Every few years, another diet seems to be all the rage. Food fads come and go every day. Go ahead, try to follow all of the advice that has proliferated: eat low fat, cut out all sugar, eat like a caveman, become a vegan, cut out gluten, go dairy-free, measure glycemic index.
You’d be left with nothing but water — and maybe spinach. (Most diets allow spinach.)
As you push to make positive changes in 2015, the best advice is simply to ignore the cacophony of “expert” voices. The secret to healthy eating is painfully basic. Michael Pollan articulated it memorably several years ago: “Eat food. Not too much. Mostly plants.”
Mark Bittman, a longtime advocate of sensible eating, makes the case for some similarly untrendy basics in a 2014 column for The New York Times, arguing that vilifying salt, fat, and sugar misses the real problem. There is a mounting public-health epidemic in this country around obesity, diabetes, and other problems associated with unhealthy diet and sedentary living, and the answer, Bittman says, is simple: “Eat Real Food.”
Almost all of the unhealthiest food — the products highest in bad fats, sugar, and salt — comes out of a bag or a box, not off of a tree or from the ground.
Pollan recommended that people avoid “anything your great-great-grandmother wouldn’t recognise as food” and “shop the perimeter” of the supermarket, largely avoiding the freezer and the junk-filled aisles.
Bittman has a similar message, but he goes a step further, advocating a national program that would get this barebones advice across. With all the nutritional claims on processed foods, it’s easy for people to think, even subconsciously, that sugar-free cupcakes are part of a healthy diet.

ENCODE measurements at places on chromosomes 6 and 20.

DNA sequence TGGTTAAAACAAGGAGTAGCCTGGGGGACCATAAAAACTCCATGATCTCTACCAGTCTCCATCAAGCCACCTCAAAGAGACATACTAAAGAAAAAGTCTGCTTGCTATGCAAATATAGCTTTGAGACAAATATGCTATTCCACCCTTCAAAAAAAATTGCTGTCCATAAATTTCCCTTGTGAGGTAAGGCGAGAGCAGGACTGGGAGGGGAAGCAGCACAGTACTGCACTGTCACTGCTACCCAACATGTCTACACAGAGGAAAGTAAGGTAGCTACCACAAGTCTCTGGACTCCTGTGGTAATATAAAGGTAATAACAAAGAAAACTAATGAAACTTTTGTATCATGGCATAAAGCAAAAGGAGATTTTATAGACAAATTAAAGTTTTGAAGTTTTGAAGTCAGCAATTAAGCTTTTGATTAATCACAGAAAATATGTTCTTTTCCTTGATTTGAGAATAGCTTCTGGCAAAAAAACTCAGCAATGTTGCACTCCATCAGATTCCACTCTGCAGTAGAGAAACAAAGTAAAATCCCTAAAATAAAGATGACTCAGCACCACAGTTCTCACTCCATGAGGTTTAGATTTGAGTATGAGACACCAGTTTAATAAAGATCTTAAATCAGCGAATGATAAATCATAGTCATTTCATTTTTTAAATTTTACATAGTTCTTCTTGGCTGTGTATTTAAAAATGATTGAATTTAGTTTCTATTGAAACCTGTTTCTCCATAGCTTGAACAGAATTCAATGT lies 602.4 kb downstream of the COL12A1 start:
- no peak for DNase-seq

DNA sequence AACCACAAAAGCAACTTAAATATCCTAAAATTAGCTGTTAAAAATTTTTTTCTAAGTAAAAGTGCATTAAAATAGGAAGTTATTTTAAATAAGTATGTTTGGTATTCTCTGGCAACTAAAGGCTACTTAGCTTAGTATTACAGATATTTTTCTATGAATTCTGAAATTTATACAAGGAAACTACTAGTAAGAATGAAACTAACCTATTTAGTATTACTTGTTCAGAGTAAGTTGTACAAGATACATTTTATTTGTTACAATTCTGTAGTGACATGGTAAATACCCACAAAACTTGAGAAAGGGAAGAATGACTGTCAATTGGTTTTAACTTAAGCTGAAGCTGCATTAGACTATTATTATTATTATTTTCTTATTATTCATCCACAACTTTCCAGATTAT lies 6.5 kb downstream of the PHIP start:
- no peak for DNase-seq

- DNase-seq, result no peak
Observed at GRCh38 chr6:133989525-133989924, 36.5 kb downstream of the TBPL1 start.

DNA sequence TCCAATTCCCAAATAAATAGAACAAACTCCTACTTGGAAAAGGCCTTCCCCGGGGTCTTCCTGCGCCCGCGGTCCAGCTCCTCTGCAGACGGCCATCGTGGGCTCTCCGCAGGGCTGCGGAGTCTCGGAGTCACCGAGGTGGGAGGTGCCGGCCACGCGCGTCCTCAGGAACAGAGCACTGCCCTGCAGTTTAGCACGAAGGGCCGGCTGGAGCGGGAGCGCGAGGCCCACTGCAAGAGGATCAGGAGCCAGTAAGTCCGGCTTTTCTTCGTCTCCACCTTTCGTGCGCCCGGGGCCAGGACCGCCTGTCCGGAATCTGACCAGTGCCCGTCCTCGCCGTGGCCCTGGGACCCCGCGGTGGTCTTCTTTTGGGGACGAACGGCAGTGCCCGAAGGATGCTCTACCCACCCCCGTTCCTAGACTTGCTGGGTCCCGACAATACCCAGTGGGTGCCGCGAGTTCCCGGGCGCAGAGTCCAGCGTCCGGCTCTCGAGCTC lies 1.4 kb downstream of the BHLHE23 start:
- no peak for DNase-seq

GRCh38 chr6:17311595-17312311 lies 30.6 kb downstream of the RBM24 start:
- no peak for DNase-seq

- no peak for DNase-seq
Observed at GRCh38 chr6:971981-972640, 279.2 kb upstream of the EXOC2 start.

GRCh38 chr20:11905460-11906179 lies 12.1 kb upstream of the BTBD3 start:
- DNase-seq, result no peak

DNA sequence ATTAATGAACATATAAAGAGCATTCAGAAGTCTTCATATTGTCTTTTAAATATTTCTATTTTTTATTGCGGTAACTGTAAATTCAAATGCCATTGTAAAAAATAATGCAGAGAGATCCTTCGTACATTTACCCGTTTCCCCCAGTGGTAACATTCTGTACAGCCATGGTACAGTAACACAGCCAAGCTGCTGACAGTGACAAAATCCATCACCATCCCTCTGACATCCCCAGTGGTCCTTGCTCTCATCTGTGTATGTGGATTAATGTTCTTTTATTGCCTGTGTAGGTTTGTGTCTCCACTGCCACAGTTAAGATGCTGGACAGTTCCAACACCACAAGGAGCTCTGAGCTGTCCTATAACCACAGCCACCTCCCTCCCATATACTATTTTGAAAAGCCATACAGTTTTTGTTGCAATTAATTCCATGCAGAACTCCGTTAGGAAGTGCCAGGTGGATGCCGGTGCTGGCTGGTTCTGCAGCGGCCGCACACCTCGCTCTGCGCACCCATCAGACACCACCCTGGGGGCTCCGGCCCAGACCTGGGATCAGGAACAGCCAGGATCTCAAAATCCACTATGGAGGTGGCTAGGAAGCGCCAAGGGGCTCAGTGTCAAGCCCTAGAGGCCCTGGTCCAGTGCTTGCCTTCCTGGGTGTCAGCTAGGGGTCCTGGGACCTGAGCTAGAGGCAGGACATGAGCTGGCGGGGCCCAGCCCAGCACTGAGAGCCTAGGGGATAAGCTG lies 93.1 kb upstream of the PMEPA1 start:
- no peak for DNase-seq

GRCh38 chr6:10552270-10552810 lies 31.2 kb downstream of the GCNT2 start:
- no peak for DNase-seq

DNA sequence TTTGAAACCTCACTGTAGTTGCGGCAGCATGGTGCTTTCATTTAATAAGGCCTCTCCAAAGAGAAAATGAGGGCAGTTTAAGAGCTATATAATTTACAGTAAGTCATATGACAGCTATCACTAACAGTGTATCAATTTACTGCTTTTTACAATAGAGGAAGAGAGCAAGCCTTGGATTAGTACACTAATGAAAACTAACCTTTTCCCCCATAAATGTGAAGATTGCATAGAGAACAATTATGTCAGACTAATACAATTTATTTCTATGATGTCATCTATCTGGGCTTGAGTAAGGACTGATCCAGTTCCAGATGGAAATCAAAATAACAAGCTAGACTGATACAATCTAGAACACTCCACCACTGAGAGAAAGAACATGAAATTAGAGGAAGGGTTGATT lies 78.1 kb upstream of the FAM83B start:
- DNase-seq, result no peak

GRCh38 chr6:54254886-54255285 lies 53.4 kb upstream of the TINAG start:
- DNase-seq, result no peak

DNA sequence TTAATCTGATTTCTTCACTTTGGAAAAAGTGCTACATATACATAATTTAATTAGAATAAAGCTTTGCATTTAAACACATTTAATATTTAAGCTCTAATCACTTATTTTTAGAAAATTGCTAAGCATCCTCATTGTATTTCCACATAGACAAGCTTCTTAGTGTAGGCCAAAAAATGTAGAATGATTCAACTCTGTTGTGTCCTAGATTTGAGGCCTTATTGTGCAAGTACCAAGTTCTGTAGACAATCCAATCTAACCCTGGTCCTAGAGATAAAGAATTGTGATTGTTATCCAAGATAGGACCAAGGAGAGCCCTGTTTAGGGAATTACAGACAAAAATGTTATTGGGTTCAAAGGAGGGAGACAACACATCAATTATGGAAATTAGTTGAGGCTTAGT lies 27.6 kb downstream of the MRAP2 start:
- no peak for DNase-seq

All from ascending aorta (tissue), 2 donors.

Sugar and other caloric sweeteners are indeed a major culprit in weight gain, but they are not a silver bullet. “Sugar is not the enemy, or not the only enemy,” Bittman writes. “The enemy is hyperprocessed food, including sugar.”
We can’t ignore the fact that, pressed for time, money, and sometimes good advice, many people struggle to eat healthy. But the least we can do is start clearly presenting what Bittman calls “real food” as the ultimate health food — instead of gluten-free bagels and paleo protein bars.
And, better yet, we can level the playing field by working to make it so that hyperprocessed food — with its flashy packaging, advertising budget, and sometimes cheaper prices — is not more attractive than vegetables.
“We don’t know everything about the dietary links to chronic disease, but the best-qualified people argue that real food is more likely to promote health and less likely to cause disease than hyperprocessed food,” Bittman writes. “And we can further refine that message: Minimally processed plants should dominate our diets.”
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